9 Things I Would Tell My Younger Self About Marriage

We have just come through the Christmas season, and one of my favorite Christmas traditions is to watch the movie, A Christmas Carol.  There is something compelling about watching Ebenezer Scrooge being made to face his past mistakes and the potential doom of his future.  (Perhaps it is because there is a little bit of Ebenezer in each of us).  Though it would be frightening to have ghosts appear at my bedside, part of me envies Ebenezer’s experience.  Who wouldn’t want to receive the gift of foresight, to find out where they have gone wrong so they could fix it while they still had time?

Of course, life doesn’t give us that chance. We must make our decisions as best we can, not knowing where the road will lead. This is something that frustrates me as a person who aims to live an intentional life.  I want the knowledge in advance, so I can make the best decisions now and achieve the best outcomes later.  But I Corinthians 13:12 reminds us that, for now, we can only see imperfectly.

I have been married to the same man for nearly 22 years.  Marrying him is hands-down the best decision I have ever made, the best investment of my life.  Our journey together has not been all sunshine and lollipops, but I honestly couldn’t imagine having done it with anyone else.  As I sit this morning and reflect on our married life so far, I imagine… If I could travel back in time, what would I tell a younger version of myself about marriage, knowing what I know now?  Here’s what I think would be on the agenda.

  1. You made the right decision! Time and again you will see that you married a very good man, the right man for you.
  2. Trust him. He really is as sweet and trustworthy as you think he is!  No matter how others have broken your trust, you can trust this man with all your heart.
  3. Relax about your pet peeves. Believe me, you have more than enough of your own flaws to work on!  Regardless of everyday irritations, your husband is going to continue to surprise you by his capacity for love and gentleness, and the depth of his character.  When you feel unlovable, act regrettably, or are feeling hopeless, you will find him sitting beside you, giving you quiet reassurance.  This will far outweigh his minor shortcomings.
  4. Don’t put too much stock in romantic bells and whistles. These things are nice, but over time you will be far more taken with the love and respect you see in his eyes.
  5. You know how he is your best friend? Yeah, you got that right. You are not going to lose the happiness you feel seeing him come home every day. You are going to look forward to growing old together.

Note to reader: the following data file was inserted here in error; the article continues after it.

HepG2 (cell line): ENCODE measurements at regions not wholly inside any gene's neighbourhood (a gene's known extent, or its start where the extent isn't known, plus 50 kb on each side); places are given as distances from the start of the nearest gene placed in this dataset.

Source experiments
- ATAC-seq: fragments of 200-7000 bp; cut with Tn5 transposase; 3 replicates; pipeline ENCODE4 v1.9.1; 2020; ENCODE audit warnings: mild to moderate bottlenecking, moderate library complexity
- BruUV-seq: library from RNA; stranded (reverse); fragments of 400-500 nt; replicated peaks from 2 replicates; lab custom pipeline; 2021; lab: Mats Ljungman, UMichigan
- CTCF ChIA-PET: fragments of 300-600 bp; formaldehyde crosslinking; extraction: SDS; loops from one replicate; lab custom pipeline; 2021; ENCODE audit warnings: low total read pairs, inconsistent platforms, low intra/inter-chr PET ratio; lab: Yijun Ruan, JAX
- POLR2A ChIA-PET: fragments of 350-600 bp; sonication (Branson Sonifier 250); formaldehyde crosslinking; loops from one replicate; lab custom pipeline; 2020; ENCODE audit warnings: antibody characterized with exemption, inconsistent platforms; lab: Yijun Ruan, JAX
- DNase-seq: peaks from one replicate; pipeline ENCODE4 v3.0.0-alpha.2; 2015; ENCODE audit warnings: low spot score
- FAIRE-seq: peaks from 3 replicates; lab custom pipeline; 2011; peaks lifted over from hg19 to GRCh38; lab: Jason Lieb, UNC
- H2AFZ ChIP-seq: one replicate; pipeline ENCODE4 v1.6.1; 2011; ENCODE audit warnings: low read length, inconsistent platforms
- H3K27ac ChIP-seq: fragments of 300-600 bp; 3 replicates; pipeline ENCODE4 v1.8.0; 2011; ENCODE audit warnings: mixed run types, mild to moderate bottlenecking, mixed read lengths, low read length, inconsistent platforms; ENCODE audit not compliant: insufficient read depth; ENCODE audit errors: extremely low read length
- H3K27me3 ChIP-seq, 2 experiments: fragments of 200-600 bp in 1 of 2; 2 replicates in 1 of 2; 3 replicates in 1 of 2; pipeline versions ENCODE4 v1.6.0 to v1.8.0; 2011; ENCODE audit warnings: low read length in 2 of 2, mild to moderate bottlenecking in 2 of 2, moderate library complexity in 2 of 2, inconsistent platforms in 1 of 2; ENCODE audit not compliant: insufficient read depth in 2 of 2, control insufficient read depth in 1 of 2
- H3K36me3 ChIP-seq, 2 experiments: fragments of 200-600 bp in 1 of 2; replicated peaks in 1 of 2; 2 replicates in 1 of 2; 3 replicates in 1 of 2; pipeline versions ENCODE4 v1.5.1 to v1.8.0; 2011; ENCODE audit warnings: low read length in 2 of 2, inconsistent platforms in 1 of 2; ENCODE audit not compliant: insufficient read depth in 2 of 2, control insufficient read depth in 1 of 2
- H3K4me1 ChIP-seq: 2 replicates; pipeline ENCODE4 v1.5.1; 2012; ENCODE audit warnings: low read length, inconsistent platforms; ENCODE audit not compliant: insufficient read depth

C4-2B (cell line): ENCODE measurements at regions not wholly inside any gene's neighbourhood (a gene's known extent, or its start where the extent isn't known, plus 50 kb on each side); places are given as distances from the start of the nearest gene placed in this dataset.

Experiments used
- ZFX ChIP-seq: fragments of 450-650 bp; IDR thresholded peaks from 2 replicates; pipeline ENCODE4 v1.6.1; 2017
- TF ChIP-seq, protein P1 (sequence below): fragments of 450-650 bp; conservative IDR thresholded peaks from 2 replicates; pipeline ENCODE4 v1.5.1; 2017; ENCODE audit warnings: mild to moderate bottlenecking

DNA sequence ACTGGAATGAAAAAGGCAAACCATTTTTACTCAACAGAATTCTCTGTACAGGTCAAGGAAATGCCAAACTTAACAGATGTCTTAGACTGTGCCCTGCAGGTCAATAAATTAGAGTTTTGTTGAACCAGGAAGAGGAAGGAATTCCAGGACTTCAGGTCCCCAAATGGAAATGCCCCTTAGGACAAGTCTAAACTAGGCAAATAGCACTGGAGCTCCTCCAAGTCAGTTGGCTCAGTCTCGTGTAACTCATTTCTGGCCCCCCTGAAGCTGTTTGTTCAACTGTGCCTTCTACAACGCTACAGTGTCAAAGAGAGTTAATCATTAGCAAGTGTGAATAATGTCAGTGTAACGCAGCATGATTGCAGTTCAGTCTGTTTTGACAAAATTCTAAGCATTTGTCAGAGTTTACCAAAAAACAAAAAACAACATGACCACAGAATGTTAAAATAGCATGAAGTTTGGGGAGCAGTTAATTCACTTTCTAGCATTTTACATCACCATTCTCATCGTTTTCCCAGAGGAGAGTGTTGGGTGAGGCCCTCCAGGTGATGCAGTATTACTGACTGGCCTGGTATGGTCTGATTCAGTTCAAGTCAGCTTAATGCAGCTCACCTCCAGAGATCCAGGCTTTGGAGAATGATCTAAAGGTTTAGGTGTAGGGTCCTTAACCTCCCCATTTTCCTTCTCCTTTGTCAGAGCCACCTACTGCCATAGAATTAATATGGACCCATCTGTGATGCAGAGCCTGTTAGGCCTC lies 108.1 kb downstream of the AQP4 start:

6. You know your five-year plans? Chuck them.  Life is not going to turn out anywhere near the way you imagined.  And that’s okay.
  7. You know how you want to focus on a big career and wait a few years to have a family? You will regret that decision, as you’re going to find that you have no control over either thing.  Yes, work is important, but your career will not fulfill you as much as being a mom will. Follow your heart over your ambition.
  8. You know how you look forward to having kids together some day? You will have to fight harder than you can imagine to see that dream come true. But when it does finally happen, you will be so glad you did it with him.
  9. The biggest thing I want you to know? This marriage journey is less about what you are accomplishing together and more about who you are becoming together. Yes, you will enjoy achieving your dreams and slaying dragons together.  But achievements come and go, and ultimately your life will be more about how well you served others and how you sacrificed for each other.  Let your reward be the love you see when you look into each other’s eyes, and when you look at the circle of people around you.  Don’t focus on the fading symbols of success.

What would you say to a younger version of yourself with respect to marriage?

One thought on “9 Things I Would Tell My Younger Self About Marriage

  1. I see why many of us say I wish we could have had the knowledge we have now and do it over. In answer to your question:

    1. It isn’t necessary to always be right. Sometimes your partner or child may have figured out a better way and faster way to do things.
    2. Learn to be a true homemaker, to clean your home so you don’t waste half your life moving things all over the place that you don’t use and know how to cook and teach both your boys and girls all of it. Wait on God for the right person.

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